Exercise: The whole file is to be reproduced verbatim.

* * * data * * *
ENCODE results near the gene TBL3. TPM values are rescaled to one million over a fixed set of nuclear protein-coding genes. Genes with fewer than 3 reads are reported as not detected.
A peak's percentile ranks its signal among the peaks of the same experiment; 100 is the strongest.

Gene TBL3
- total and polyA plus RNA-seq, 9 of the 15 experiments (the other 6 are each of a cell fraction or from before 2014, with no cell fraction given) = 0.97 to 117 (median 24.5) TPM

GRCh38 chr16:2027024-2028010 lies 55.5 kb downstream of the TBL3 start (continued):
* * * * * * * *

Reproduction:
ENCODE results near the gene TBL3. TPM values are rescaled to one million over a fixed set of nuclear protein-coding genes. Genes with fewer than 3 reads are reported as not detected.
A peak's percentile ranks its signal among the peaks of the same experiment; 100 is the strongest.

Gene TBL3
- total and polyA plus RNA-seq, 9 of the 15 experiments (the other 6 are each of a cell fraction or from before 2014, with no cell fraction given) = 0.97 to 117 (median 24.5) TPM

GRCh38 chr16:2027024-2028010 lies 55.5 kb downstream of the TBL3 start (continued):